During the convention, I spoke about sensory motor pathways and the genetics of WS.  I plan to have a few new posts that share the information I presented at the convention in the near future.  Look for those and others that have been requested (such as urinary and kidney issues in WS and sleep).

I was busy keeping notes of questions that ventured my way throughout the week.  Since many questions we have are on other's minds, I thought I'd answer them in a series of blog posts.  I'll post info as I learn them :) 

Q1:  Is the likelihood of a WS parent having a child without WS really 50%?

This question came up during the genetics session.  The reason behind this is that some families are skeptical that there really is a 50% chance of their child with WS eventually having a typical offspring.  We rarely hear of WS adults with children and those we do hear of often have children with WS.  While I don't know of nor have actual records of parents who have Williams syndrome and have typical children, all the literature says that the likelihood is 50%.

This is because of the process of meiosis.  When a person creates eggs or sperm their cells go through a process called meiosis where they duplicate their chromosomes, shuffle the genes during crossing over and then distribute them into two groups and divide.  In the second half of this process, they divide again to create two unique cells.  The result is four unique gametes each containing half of the parent's chromosomes.

So, if a person with WS divides their chromosomes in half, one half of them will contain the deleted portion and one half would contain the full genetic sequence.  From this point, we call the 50% the probability of inheritance but in reality, it's all chance.  If you flip a coin a couple of times is it likely you'll get heads both times?  Yes!  So it's fair to say that a person with WS could potentially have children who all have WS.  Now consider the full genetic potential of one person.  In her lifetime, one female creates upwards of 6 million eggs before she is born and a male can produce nearly 525 billion sperm!  So if you flip a coin 6 million or 525 billion times guess what the likelihood of getting heads?  50%.  That explains why you might see families with parents who have WS and their children all have WS.  It's the game of statistics.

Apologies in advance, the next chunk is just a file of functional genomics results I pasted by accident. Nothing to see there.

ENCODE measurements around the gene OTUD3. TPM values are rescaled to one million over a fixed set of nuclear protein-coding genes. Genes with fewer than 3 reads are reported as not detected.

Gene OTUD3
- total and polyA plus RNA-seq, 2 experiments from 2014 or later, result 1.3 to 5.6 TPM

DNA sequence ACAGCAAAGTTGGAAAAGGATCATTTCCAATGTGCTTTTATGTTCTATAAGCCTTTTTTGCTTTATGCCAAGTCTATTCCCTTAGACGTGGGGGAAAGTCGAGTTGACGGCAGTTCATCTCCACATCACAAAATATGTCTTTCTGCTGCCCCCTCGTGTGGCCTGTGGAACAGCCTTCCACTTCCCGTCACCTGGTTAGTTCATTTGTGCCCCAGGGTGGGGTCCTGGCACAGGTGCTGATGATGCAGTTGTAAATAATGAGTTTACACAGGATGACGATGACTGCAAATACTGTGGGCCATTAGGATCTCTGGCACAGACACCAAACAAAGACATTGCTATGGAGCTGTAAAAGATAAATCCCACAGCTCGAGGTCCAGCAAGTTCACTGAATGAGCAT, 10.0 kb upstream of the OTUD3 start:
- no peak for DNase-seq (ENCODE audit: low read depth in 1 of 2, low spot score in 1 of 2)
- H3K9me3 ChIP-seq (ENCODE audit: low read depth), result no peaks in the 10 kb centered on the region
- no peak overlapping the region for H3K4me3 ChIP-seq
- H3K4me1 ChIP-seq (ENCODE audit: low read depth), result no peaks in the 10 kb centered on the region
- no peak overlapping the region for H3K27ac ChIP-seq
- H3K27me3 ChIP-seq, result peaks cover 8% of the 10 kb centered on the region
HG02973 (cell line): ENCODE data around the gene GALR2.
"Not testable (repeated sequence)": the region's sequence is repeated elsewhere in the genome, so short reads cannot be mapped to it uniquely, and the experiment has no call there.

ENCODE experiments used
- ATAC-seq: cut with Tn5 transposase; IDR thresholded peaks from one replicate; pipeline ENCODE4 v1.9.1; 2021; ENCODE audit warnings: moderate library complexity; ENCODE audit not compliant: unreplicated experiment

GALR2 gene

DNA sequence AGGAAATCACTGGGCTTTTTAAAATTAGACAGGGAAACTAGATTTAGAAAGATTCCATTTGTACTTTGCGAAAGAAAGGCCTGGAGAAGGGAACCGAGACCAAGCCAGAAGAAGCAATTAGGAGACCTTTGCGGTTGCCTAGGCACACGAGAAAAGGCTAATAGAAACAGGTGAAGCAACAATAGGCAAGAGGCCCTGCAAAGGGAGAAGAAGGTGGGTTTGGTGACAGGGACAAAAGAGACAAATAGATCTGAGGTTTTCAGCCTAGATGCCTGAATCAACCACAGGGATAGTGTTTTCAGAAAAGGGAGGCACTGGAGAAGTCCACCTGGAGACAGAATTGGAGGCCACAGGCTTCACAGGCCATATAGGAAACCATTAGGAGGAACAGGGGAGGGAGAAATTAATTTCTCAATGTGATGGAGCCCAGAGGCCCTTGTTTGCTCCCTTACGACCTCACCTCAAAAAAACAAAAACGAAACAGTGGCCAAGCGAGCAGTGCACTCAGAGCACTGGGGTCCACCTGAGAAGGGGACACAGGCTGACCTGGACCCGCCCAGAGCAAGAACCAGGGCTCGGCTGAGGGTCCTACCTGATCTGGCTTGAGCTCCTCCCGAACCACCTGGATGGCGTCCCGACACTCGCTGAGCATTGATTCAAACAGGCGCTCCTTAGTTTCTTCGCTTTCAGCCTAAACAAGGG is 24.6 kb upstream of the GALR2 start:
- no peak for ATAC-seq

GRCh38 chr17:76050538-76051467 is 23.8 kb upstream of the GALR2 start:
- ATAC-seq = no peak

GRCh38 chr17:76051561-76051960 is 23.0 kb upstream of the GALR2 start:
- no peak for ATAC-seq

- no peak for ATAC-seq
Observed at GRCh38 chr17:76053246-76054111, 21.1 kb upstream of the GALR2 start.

I'm unaware of studies that are following data on this topic but with the improvement of the WS registry and parents asking for this information I could see this information being available in the future.

Learn more about inheritance and the basics of genetics and WS here.

If you have never experienced a National convention for WS, I highly recommend you try for the Ohio convention in 2016.  I found many outlets for financial support and made the trip affordable for my family.  The wealth of information you gain and the networking you can participate in is worth every cent.  In the meantime, check out www.williams-syndrome.org to find audio recordings of the convention sessions for sale.

Future blog topic requests that came my way during the convention:
Urinary and kidney issues in WS
Improve the gene list and functions
Anxiety, obsessions and meltdowns 
Causes of sleep issues in WS
Teaching social skills and friendly conversation